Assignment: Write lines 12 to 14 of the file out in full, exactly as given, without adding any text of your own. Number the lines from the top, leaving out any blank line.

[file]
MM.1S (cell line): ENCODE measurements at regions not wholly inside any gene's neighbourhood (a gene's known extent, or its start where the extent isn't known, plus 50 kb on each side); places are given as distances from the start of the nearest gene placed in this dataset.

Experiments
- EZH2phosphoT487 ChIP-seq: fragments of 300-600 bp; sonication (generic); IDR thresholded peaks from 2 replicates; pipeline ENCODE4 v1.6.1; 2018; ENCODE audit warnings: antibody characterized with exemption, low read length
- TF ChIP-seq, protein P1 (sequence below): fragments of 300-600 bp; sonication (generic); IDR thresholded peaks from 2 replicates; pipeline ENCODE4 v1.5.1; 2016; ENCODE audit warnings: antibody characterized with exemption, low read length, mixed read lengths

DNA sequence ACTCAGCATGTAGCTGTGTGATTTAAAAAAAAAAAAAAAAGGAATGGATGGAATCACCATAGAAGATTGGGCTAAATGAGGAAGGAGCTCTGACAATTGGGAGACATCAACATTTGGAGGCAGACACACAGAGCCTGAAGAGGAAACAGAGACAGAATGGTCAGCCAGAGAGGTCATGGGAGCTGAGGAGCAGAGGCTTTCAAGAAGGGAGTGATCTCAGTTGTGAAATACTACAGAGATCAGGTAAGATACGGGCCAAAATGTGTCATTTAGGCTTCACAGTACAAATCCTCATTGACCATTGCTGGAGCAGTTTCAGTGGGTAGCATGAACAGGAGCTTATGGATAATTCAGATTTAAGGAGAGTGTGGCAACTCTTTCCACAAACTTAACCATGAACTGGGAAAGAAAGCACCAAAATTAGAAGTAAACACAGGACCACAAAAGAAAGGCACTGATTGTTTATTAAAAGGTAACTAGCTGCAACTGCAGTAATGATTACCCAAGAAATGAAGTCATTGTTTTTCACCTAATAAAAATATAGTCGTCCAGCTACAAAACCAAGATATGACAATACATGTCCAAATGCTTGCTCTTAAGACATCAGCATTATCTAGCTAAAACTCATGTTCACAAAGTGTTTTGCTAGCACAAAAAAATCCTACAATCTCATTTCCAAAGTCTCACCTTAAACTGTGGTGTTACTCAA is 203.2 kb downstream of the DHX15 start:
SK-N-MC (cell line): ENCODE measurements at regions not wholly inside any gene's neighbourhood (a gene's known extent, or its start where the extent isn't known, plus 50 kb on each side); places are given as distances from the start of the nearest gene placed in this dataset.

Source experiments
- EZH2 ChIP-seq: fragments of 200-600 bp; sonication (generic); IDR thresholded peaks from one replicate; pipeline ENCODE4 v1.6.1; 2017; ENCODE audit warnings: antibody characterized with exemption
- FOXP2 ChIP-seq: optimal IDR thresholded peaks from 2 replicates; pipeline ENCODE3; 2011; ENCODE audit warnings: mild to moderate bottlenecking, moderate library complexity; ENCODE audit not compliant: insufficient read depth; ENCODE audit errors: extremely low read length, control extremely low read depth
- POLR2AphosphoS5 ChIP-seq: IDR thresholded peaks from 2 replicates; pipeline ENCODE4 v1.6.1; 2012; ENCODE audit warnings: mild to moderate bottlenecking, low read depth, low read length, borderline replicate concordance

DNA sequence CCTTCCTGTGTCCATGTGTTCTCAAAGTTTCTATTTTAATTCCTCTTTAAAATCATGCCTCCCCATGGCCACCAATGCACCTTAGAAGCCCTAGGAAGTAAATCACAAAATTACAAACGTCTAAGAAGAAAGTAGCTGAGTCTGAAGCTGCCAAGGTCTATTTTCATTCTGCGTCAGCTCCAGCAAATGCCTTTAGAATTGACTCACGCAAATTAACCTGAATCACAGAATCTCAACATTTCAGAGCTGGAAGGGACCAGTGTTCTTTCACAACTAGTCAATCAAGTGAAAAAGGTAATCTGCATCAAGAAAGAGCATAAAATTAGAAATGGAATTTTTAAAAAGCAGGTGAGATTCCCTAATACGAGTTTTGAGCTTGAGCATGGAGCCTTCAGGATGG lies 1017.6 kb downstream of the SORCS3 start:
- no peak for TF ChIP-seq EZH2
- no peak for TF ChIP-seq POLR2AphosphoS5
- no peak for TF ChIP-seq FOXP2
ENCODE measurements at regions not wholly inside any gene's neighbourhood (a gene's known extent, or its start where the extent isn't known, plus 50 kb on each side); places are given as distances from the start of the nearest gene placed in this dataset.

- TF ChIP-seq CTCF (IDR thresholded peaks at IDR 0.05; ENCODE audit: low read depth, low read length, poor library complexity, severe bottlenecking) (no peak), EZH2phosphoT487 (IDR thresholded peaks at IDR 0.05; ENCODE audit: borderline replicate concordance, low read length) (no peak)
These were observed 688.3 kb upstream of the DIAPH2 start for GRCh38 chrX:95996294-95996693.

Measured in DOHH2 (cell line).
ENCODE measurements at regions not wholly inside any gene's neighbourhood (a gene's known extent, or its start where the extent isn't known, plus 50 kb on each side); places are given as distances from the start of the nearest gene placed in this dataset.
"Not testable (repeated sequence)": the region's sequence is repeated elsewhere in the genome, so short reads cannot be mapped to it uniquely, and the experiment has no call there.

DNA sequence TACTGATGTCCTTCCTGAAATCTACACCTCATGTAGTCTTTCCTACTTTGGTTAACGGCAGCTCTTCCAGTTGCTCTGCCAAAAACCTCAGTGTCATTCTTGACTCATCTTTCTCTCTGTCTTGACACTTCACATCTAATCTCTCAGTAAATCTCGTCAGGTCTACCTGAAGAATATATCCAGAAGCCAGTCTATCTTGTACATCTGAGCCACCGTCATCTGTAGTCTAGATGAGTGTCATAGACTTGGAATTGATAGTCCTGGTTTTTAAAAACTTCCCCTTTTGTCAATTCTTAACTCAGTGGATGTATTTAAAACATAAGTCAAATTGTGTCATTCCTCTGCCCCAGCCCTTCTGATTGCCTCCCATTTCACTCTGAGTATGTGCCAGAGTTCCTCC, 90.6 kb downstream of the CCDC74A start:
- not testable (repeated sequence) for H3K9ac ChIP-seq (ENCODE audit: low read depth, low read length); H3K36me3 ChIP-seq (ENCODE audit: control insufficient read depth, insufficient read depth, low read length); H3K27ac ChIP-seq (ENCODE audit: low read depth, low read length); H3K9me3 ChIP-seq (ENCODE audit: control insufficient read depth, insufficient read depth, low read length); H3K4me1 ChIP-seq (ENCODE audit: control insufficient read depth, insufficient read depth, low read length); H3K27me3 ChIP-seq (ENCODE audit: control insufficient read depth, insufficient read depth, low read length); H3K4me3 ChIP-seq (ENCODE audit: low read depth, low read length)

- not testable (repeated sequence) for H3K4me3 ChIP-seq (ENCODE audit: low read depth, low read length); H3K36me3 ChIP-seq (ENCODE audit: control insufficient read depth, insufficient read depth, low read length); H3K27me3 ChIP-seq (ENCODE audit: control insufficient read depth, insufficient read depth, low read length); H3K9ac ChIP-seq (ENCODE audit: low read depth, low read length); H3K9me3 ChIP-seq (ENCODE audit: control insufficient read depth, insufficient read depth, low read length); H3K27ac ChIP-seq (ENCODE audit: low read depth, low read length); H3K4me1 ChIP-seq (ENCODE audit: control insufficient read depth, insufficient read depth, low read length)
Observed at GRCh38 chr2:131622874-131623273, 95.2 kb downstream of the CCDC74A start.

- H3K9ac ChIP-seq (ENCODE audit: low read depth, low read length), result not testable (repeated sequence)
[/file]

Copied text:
- no peak for TF ChIP-seq EZH2
- no peak for TF ChIP-seq POLR2AphosphoS5
- no peak for TF ChIP-seq FOXP2